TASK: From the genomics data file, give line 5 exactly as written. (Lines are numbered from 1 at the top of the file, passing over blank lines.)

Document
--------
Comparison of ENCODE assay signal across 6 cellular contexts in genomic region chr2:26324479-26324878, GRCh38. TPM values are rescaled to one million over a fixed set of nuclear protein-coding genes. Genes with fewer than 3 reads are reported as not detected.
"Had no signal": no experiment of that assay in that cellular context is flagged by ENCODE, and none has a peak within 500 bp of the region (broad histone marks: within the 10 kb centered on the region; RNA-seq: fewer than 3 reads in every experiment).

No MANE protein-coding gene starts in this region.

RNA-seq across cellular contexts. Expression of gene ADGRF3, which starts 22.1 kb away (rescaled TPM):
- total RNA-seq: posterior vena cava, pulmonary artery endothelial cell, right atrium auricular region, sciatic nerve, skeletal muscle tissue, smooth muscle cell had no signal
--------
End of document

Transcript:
- total RNA-seq: posterior vena cava, pulmonary artery endothelial cell, right atrium auricular region, sciatic nerve, skeletal muscle tissue, smooth muscle cell had no signal